Congressman Rahall and Chairman Mica passed HR 2018 in the same way they dream that Central Appalachian coal companies should receive permits to destroy mountains, streams, and communities. The bill markup for 2018 was hastily announced late Monday evening. It never received a single subcommittee hearing or markup, let alone a full committee hearing. But hey, it’s just water. It’s not like dumping toxic waste into it causes birth defects, sickness, and death?
Impacted residents from Appalachia packed the Water Resources Subcommittee twice already this year when one-sided hearings on streamlining mountaintop removal permits were held. By foregoing a hearing, skipping the subcommittee, announcing it late, and going straight to a markup, Rahall and his anti-water colleagues in Congress were making sure to avoid such an inconvenient show of democracy.
The bill caused an uproar not only for the way it was brought up for a vote, but for its noxious and dangerous content.
Democratic Ranking Member Tim Bishop (NY-01), who represents much of Long Island said:
This legislation threatens us to… return us to the days we we could not allow our children to swim in the local lake or ocean.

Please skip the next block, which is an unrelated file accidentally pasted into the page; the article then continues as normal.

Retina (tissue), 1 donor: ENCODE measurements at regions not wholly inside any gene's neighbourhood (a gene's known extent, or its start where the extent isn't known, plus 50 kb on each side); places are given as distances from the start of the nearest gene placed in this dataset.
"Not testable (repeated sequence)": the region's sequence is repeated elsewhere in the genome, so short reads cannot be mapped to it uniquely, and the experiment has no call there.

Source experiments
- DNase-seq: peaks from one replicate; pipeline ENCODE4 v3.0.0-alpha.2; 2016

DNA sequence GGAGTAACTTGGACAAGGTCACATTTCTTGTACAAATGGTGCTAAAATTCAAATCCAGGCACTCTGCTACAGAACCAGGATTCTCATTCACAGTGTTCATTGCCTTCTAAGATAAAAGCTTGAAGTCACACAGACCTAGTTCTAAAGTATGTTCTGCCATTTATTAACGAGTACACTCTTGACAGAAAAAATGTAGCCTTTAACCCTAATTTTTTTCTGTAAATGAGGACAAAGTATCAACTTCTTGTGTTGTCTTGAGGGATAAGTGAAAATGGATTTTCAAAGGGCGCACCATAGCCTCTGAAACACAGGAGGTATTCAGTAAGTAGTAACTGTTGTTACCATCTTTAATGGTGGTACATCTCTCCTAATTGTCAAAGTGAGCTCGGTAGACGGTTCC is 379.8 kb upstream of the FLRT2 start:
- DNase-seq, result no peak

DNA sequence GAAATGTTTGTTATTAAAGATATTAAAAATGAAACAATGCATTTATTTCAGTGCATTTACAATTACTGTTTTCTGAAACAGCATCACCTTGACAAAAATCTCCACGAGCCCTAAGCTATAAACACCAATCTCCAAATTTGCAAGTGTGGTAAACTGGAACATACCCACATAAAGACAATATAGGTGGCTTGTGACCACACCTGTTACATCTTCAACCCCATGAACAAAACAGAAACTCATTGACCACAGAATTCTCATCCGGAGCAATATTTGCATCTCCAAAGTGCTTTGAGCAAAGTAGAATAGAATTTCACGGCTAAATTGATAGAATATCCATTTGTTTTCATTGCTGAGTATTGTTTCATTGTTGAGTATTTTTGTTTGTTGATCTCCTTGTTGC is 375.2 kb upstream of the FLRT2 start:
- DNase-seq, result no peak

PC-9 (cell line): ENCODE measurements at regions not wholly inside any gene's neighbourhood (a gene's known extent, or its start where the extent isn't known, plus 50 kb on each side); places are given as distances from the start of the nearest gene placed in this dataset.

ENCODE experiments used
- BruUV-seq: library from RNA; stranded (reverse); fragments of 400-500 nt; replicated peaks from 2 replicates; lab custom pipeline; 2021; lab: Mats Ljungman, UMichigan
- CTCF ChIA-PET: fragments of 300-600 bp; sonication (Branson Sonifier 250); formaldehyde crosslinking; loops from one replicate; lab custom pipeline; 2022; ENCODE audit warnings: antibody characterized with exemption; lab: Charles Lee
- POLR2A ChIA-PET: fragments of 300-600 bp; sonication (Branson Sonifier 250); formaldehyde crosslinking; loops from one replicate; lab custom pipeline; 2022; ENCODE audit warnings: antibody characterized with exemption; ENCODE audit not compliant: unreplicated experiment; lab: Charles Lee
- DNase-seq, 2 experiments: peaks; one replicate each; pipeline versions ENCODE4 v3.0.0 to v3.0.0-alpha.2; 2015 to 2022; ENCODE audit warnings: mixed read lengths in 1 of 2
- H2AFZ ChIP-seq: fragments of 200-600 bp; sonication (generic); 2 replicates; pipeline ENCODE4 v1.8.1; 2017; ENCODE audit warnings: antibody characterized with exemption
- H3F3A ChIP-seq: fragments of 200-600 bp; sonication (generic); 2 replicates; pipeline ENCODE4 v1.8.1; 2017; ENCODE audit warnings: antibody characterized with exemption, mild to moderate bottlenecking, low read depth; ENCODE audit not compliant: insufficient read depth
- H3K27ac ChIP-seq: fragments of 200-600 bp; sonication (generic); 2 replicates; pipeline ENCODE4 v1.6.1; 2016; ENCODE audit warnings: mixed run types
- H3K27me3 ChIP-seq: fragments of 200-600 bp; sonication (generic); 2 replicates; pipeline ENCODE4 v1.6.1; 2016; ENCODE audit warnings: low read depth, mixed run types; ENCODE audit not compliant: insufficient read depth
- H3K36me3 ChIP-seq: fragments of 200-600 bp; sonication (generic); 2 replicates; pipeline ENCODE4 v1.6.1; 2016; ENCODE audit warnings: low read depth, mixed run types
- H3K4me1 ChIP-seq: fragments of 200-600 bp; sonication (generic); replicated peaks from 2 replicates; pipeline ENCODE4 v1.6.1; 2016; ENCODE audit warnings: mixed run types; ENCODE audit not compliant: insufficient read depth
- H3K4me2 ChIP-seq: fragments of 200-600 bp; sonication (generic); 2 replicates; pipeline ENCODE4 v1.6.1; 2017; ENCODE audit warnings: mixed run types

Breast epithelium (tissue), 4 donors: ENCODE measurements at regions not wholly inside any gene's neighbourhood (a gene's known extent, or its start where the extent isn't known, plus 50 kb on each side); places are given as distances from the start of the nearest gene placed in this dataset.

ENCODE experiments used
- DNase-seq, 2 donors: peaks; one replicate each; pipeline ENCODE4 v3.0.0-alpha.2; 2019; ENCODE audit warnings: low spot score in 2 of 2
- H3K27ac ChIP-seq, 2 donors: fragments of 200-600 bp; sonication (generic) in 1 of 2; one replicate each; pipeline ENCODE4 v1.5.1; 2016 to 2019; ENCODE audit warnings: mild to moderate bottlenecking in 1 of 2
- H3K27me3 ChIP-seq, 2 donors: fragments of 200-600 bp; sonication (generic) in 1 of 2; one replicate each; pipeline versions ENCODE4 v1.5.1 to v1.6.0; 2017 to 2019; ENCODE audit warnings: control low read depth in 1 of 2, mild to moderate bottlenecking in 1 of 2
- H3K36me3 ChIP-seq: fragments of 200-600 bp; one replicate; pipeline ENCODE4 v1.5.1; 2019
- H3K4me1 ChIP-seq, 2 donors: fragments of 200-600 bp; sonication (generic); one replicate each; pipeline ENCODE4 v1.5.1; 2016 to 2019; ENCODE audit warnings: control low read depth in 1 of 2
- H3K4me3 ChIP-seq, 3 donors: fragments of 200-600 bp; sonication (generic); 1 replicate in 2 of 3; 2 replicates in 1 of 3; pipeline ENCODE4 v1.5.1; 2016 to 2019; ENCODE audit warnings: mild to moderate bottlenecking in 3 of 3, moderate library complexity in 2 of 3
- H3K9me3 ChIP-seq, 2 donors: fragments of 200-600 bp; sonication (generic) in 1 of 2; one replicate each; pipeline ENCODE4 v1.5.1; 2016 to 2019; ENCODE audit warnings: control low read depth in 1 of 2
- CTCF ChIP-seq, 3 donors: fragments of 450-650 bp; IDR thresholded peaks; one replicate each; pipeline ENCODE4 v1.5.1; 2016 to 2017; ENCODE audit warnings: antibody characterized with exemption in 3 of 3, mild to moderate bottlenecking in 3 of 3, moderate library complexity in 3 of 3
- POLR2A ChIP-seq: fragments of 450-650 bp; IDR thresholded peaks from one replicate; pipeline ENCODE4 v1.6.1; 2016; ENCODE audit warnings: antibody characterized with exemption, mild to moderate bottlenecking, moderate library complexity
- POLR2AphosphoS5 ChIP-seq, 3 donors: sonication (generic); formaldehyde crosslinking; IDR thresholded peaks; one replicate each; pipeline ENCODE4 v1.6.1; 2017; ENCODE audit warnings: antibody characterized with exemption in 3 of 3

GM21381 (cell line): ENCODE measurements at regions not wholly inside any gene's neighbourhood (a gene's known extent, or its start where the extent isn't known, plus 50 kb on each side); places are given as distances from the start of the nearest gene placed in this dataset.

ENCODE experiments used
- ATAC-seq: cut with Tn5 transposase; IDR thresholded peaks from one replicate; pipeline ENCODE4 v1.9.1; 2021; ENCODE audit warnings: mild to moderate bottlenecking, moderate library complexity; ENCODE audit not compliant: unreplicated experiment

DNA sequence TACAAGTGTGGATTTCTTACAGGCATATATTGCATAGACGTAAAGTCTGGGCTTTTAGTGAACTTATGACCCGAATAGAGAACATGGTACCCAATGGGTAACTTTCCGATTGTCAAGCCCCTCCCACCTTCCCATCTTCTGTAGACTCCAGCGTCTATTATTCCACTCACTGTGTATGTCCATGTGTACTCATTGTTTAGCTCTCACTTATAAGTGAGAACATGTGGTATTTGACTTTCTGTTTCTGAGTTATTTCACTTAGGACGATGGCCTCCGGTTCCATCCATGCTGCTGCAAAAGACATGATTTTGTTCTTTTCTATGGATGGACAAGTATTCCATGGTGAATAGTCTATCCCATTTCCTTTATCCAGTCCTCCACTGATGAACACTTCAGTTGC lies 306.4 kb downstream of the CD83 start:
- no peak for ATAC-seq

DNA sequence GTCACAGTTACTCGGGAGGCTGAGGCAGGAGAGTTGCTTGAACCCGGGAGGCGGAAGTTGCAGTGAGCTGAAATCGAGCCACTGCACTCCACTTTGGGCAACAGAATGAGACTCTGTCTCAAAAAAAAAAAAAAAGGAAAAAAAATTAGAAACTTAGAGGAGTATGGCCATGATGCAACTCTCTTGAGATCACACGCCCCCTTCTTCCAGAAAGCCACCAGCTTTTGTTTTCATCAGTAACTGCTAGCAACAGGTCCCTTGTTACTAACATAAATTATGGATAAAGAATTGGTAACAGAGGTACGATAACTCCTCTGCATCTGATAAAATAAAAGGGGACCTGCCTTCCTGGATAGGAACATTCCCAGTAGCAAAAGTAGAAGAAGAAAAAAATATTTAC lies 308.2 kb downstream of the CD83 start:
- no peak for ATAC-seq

Steve Cohen of Tennessee, whose district border IS the ever-changing Mississippi River:
Water doesn’t know state boundaries.
Peter Defazio (D-OR) said:
This bill essentially takes us back to 1971, [before the Clean Water Act was passed].
Jerrold Nadler of New York said:
This bill basically undoes the Clean Water Act in all meaningful situations.
Congressman Mike Capuano of Massachusetts was even more plain. He spoke eloquently of the millions of dollars of state money that Massachusetts has spent to keep its water clean. All of which would be threatened if neighboring states no longer had to follow the Clean Water Act. The Congressman said: